Palm Beach, Fla. – Verizon Wireless is looking to new services to fuel growth, including connected-car technology, over-the-top video services for mobile devices, and the Internet of Things (IoT), Verizon Communications EVP/CFO Fran Shammo said.
LTE-connected tablets are will also “be a very strong growth engine” for the carrier in the next few years, he told analysts here at the Deutsche Bank Media, Internet & Telecom Conference.
The carrier is expanding its opportunities “because the mobile-phone [net] add is going to be a very competitive-type environment,” he said. “It’s almost fully penetrated at this point for us.”
The company still has some basic-phone and 3G-phone users, “so we have an opportunity to upgrade them, but that opportunity is dwindling very fast, and that will probably be gone by the end of this year,” he said.
As a result, “we have to look at these other avenues of growth,” he said, pointing to almost $600 million in annual revenues from IoT connections. In the next two months, the company will roll out its previously announced subscription-based Verizon Vehicle telematics service for aftermarket sales. It will be available initially through VerizonVehicle.com and 800-711-5800. The service, an over-the-counter Bluetooth speaker, and GPS- and cellular-equipped OBD reader will roll out through nationwide retailers late in 2015, the company previously said.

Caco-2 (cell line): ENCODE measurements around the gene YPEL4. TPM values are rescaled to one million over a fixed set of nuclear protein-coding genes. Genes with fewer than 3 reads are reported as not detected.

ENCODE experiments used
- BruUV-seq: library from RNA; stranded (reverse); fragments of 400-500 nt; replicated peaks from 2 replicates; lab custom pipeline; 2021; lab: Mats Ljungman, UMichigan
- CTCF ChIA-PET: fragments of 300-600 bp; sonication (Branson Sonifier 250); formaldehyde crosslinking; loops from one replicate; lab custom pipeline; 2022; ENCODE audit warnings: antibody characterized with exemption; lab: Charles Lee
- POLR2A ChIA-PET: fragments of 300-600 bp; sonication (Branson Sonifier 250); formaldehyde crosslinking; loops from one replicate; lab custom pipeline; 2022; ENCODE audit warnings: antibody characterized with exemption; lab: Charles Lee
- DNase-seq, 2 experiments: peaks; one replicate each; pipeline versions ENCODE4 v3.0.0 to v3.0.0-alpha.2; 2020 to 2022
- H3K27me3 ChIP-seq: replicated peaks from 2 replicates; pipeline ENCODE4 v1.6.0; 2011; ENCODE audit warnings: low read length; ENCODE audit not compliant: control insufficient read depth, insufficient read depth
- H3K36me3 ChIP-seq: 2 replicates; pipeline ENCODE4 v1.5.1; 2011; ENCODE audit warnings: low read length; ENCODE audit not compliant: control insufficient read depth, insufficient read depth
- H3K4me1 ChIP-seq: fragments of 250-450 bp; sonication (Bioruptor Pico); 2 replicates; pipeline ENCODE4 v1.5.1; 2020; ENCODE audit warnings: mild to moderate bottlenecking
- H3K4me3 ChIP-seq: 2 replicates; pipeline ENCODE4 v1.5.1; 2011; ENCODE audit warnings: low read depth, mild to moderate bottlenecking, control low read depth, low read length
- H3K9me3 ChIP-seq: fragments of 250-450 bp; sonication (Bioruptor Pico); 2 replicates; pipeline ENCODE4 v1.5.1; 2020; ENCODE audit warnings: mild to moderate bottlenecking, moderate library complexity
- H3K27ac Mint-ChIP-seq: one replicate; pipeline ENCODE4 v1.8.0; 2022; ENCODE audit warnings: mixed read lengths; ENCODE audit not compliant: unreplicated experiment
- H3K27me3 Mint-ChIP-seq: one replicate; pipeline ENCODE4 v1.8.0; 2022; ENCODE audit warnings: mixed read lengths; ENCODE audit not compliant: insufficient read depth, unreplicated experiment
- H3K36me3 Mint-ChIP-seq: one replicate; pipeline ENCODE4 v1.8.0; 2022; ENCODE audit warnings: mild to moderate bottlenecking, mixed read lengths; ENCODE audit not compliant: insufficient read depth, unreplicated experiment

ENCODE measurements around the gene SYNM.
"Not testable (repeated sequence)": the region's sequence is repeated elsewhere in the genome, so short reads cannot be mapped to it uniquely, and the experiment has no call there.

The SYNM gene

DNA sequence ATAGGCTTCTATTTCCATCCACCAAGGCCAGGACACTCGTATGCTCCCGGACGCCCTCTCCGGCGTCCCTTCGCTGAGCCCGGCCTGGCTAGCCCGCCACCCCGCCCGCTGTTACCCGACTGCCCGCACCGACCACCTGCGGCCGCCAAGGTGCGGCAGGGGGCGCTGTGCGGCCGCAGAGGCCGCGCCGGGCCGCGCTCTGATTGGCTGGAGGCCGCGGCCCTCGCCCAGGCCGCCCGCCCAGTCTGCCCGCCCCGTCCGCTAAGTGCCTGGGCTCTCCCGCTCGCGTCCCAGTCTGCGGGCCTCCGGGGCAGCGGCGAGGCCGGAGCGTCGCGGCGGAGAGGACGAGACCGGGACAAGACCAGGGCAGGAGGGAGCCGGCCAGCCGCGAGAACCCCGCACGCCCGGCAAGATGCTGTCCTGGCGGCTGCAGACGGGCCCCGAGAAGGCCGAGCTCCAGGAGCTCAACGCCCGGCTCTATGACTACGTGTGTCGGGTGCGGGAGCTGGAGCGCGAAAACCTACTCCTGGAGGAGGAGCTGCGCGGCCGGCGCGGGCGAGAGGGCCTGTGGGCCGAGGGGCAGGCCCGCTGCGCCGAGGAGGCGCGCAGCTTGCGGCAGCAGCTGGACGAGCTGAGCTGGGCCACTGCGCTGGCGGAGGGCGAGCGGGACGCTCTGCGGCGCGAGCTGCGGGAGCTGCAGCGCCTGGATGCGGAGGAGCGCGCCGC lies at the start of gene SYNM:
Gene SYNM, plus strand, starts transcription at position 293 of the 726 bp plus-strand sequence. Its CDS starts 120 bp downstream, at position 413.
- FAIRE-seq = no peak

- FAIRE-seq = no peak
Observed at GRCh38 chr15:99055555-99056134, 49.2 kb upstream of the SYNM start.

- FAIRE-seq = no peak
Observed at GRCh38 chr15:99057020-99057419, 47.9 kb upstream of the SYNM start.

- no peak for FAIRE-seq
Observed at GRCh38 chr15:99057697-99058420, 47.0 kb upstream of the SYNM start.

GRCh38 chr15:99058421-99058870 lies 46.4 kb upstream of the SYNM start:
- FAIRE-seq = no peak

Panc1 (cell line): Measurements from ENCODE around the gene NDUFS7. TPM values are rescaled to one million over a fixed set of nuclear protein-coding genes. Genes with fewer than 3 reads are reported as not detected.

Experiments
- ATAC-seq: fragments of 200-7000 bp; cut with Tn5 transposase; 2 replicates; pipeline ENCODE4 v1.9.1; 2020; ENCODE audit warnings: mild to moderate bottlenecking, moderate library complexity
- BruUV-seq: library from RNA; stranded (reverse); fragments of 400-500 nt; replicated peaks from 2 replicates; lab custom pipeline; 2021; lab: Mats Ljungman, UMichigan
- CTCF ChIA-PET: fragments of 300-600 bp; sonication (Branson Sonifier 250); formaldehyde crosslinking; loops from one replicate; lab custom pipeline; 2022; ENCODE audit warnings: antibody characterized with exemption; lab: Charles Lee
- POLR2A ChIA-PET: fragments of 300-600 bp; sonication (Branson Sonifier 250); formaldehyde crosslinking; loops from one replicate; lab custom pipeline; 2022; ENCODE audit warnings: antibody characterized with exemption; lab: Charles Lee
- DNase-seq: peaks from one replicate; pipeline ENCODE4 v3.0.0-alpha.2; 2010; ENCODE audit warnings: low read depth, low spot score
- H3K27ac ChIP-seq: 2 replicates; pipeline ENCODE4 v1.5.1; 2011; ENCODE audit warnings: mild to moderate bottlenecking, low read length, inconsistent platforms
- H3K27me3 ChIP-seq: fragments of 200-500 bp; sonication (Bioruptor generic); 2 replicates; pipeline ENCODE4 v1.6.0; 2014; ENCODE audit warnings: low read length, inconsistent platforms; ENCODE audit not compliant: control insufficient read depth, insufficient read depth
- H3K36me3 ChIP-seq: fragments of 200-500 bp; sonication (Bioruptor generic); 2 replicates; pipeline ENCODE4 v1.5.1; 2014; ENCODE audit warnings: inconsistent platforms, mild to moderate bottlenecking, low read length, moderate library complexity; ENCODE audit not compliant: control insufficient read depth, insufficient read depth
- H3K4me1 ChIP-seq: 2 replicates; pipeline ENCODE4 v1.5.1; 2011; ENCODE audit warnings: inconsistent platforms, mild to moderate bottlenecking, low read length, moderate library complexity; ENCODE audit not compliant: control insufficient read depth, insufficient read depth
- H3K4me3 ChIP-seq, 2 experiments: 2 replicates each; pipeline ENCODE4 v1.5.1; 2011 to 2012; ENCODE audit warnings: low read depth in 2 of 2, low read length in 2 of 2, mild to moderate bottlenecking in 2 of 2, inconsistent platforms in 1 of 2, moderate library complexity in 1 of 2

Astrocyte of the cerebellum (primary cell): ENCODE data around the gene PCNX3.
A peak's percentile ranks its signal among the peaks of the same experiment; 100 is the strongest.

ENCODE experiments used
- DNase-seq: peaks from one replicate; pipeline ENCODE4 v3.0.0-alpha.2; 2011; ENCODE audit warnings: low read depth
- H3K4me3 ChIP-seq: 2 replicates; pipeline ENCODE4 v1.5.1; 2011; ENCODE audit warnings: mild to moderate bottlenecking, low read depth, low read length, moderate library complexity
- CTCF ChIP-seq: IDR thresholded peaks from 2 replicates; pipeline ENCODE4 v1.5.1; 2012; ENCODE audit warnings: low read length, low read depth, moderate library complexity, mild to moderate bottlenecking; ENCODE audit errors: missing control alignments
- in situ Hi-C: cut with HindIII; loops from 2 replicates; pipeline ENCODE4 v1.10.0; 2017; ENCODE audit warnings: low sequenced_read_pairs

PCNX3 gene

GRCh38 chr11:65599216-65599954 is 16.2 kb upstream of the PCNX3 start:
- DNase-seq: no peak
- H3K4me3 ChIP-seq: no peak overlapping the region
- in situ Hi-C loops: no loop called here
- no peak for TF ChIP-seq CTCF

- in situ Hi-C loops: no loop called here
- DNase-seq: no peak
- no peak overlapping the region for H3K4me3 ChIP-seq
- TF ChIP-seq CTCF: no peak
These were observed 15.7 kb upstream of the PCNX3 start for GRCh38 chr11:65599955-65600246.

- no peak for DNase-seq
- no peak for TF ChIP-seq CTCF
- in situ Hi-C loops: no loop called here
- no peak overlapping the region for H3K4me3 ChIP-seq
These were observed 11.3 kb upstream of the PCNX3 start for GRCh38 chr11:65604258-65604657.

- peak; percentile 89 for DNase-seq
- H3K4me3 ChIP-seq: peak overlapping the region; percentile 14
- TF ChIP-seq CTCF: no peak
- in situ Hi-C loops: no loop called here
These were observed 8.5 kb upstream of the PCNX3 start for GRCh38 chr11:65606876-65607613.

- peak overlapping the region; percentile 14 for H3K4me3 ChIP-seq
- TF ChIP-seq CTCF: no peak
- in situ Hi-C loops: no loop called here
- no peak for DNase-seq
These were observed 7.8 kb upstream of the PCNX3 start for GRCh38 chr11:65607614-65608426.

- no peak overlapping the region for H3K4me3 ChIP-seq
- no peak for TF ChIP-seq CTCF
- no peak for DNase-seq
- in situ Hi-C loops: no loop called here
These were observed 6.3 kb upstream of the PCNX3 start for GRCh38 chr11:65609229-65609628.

The service provides GPS-based roadside-assistance and emergency services with two-way voice, stolen-vehicle tracking, and vehicle-diagnostic updates and service reminders.
In the summer, Verizon will launch its mobile-first video service, presumably via one-to-many LTE Broadcast technology.
With such opportunities, the “pie expands enough for all four carriers to expand,” he said.
In other comments, Shammo discounted the competitive potential of future cable-operator cellphone services that primarily use Wi-Fi for voice and data but fall back to cellular between Wi-Fi networks. These systems, Shammo said, do not provide a “seamless flow of going between Wi-Fi and LTE. They do not deliver “a quality of service that most of our wireless customers would like.”
LTE networks , he noted, are “managed” networks, whereas Wi-Fi networks are not. Wi-Fi network performance degrades quickly when loaded with a lot of users and will degrade further when voice calls are added, he said.
In contrast, Verizon is looking at unlicensed LTE technology to add capacity to its network. LTE in unlicensed bands, when combined with licensed LTE, can be managed, he said.
Cable companies’ “Wi-Fi-first” services will “not be a replacement for LTE,” he concluded.
On another topic, Shammo expects the participation rate in its Edge installment-plan program to continue growing. Competitors are actively promoting their own versions of these plans, which charge an unsubsidized price for a phone, so they can advertise the lower monthly service fees that come with them, Shammo said. As a result, Verizon has to advertise Edge more heavily to compete, he said.
In the fourth quarter, 24 percent of postpaid phone purchasers selected an installment plan, and he expects that to grow to about 35 percent in the first quarter. He said he wouldn’t be surprised if the rate continues to tick up during the rest of the year.